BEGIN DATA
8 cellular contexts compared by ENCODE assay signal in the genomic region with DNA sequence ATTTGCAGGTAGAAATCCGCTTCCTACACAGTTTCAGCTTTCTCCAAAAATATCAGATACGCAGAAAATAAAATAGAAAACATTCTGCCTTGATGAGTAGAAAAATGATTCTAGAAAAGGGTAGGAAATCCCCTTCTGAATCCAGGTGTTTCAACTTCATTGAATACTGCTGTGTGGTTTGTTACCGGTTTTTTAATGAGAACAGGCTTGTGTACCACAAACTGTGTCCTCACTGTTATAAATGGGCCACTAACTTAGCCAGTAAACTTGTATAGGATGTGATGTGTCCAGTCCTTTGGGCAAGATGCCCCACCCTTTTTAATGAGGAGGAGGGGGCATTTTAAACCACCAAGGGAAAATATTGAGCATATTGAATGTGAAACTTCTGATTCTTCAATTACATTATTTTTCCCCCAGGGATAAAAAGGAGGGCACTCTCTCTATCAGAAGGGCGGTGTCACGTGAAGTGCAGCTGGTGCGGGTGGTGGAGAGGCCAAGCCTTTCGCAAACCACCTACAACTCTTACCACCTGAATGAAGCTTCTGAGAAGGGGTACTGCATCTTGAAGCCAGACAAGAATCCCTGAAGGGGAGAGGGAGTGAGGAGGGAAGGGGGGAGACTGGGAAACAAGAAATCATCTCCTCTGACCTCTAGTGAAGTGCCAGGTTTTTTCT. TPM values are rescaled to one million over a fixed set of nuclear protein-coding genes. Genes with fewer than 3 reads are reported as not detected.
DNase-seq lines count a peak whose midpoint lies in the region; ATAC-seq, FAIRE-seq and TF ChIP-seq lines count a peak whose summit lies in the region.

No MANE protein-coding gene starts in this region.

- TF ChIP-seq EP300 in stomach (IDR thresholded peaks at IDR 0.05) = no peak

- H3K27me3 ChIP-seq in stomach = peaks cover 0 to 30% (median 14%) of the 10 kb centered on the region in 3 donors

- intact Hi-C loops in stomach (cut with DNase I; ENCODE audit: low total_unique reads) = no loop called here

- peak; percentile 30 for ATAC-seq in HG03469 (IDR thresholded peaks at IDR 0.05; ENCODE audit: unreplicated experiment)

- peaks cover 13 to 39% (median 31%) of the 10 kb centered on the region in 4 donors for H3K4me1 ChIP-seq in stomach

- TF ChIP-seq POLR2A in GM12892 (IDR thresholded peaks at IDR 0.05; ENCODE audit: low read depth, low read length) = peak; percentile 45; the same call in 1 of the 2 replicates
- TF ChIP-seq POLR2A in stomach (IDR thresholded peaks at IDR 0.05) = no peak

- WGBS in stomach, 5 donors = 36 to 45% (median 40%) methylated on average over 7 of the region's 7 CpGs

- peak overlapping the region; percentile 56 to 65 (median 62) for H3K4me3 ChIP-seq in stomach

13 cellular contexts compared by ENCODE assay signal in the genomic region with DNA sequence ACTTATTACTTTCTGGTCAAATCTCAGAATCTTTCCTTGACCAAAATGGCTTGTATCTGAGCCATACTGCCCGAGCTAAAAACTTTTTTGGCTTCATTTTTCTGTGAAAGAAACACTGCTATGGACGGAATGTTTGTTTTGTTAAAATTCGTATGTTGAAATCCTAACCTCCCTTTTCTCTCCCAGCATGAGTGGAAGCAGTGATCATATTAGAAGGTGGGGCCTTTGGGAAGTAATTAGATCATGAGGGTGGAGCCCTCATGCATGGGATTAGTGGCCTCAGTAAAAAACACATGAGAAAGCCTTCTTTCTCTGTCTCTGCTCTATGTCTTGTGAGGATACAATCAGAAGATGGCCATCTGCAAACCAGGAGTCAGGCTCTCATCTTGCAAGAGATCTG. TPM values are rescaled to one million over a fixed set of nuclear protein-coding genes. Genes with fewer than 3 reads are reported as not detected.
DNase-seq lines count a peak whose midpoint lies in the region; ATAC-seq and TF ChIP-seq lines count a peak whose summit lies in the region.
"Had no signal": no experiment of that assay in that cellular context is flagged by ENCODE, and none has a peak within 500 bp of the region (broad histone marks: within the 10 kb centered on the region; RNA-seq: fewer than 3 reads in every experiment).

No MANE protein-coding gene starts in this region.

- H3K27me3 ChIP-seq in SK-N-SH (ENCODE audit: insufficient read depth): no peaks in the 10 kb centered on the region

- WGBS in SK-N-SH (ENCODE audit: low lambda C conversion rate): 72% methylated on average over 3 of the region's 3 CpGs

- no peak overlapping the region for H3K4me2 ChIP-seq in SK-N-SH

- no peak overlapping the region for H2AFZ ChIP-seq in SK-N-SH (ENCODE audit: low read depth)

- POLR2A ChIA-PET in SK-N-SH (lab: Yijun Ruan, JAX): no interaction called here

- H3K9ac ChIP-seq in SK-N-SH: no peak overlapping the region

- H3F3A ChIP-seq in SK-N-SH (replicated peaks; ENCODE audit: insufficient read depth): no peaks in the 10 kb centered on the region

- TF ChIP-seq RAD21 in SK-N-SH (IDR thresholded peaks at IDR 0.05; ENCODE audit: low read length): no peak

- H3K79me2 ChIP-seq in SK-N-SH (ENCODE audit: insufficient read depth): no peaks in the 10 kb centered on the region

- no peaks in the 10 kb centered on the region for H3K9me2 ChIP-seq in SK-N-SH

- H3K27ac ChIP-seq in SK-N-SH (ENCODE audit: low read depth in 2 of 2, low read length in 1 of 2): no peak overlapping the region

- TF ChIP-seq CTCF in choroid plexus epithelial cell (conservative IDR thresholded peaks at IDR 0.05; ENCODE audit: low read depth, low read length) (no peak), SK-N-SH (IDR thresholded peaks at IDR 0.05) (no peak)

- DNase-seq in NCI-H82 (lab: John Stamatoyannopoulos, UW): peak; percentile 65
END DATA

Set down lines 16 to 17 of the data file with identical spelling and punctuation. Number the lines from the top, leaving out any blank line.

No MANE protein-coding gene starts in this region.

- H3K27me3 ChIP-seq in SK-N-SH (ENCODE audit: insufficient read depth): no peaks in the 10 kb centered on the region